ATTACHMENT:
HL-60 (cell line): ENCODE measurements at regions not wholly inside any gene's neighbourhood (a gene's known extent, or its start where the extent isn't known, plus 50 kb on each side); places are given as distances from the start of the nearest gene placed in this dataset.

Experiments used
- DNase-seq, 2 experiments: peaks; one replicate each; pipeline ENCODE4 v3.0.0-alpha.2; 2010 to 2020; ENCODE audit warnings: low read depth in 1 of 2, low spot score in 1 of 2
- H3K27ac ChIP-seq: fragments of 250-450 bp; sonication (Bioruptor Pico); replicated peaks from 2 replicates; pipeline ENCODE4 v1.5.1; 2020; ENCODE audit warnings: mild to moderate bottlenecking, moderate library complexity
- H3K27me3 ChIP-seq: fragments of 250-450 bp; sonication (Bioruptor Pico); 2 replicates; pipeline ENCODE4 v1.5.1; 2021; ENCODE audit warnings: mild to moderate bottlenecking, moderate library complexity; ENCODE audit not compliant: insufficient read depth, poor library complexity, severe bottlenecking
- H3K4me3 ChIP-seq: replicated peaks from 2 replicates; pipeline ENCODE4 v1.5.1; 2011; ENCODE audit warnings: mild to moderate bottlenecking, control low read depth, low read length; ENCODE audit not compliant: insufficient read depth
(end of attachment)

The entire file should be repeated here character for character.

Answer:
HL-60 (cell line): ENCODE measurements at regions not wholly inside any gene's neighbourhood (a gene's known extent, or its start where the extent isn't known, plus 50 kb on each side); places are given as distances from the start of the nearest gene placed in this dataset.

Experiments used
- DNase-seq, 2 experiments: peaks; one replicate each; pipeline ENCODE4 v3.0.0-alpha.2; 2010 to 2020; ENCODE audit warnings: low read depth in 1 of 2, low spot score in 1 of 2
- H3K27ac ChIP-seq: fragments of 250-450 bp; sonication (Bioruptor Pico); replicated peaks from 2 replicates; pipeline ENCODE4 v1.5.1; 2020; ENCODE audit warnings: mild to moderate bottlenecking, moderate library complexity
- H3K27me3 ChIP-seq: fragments of 250-450 bp; sonication (Bioruptor Pico); 2 replicates; pipeline ENCODE4 v1.5.1; 2021; ENCODE audit warnings: mild to moderate bottlenecking, moderate library complexity; ENCODE audit not compliant: insufficient read depth, poor library complexity, severe bottlenecking
- H3K4me3 ChIP-seq: replicated peaks from 2 replicates; pipeline ENCODE4 v1.5.1; 2011; ENCODE audit warnings: mild to moderate bottlenecking, control low read depth, low read length; ENCODE audit not compliant: insufficient read depth